Procurement Technology: “Usability Goes Beyond the User Interface”

My colleague Peter Smith recently penned a non-technologist’s technologist look at usability in procurement applications – which arguably is far more important than a pure technology geek’s view into the same subject. You can download Peter’s paper here: What Does Usability Really Mean? Making Software Selection Decisions and Getting Behind the Rhetoric. Peter frames the considerations going into his analysis, noting that:

“Any executive considering a major systems investment in the spend management space should look carefully at what exactly they want in terms of ‘usability.’ What does it really mean, and how does it link to hard business case and financial matters? Which questions should you ask to get to the heart of whether you are considering a genuinely well-designed, coherent and simple-to-use system, or something with an attractive user interface, but is held together with string and sealing wax beneath the surface?”

We’ll explore some of the highlights and findings from Peter’s paper in the coming weeks. But a few things jump out immediately about reading his analysis:

  • Usability is not just what something looks like in a browser. I can’t put it better than Peter’s words: “Usability goes beyond the user interface.”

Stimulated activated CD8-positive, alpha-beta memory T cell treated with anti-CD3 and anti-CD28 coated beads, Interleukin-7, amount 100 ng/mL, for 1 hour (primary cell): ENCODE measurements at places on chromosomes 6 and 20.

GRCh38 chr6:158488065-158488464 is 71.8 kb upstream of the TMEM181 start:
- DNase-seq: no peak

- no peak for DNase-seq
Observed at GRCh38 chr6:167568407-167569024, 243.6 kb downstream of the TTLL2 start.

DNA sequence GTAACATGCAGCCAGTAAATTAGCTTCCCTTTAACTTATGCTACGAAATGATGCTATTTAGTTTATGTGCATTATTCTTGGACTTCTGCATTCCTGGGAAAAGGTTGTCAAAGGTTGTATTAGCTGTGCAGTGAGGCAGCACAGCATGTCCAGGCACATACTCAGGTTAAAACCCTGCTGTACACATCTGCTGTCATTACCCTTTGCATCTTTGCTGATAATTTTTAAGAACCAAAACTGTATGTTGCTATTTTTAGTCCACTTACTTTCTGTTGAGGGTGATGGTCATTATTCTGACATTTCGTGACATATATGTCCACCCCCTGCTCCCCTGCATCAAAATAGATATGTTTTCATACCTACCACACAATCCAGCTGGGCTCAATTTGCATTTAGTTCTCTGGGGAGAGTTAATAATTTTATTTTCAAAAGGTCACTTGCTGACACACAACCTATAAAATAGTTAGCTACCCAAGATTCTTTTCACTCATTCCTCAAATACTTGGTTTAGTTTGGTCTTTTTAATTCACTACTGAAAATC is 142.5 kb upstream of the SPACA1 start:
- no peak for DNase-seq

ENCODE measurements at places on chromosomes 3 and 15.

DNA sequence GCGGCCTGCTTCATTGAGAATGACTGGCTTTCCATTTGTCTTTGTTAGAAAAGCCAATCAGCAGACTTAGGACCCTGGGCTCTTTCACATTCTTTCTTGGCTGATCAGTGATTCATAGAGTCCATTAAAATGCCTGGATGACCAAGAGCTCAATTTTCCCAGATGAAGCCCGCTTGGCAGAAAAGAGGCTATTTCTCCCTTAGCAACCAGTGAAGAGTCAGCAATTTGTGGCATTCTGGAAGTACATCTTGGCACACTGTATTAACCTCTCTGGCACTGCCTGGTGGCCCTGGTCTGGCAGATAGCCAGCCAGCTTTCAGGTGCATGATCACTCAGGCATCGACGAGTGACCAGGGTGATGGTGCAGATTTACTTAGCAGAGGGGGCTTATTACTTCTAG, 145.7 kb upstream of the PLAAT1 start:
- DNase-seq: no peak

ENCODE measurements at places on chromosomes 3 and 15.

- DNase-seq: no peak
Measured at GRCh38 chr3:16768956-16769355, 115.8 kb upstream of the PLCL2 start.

• We must frame usability from multiple perspectives, including business users and suppliers. It’s not just a question of making an interface highly functional for an everyday procurement user.
  • There are many costs associated with underestimating the importance of usability – and we must think about quantifying them as we make decisions in what applications to roll out.
  • Usability is especially important for applications that affect a broader set of users, with eProcurement being the quintessential example.
  • With a poor user experience, it’s possible to rub the supply base the wrong way without even knowing it, causing tension and friction that has nothing to do with standard buyer/supplier interactions (e.g., negotiations, changing payment terms, credits/rebates, etc.).

Stay tuned as we dig into some of Peter’s findings in more detail shortly! In the meantime, you can download the paper What Does Usability Really Mean? Making Software Selection Decisions and Getting Behind the Rhetoric from our free research library. Basic registration required.

Voices (2)

  1. kris colby:

    Great thing to focus on! Advanced functionality doesn’t mean nuthin’ if no one actually uses it.

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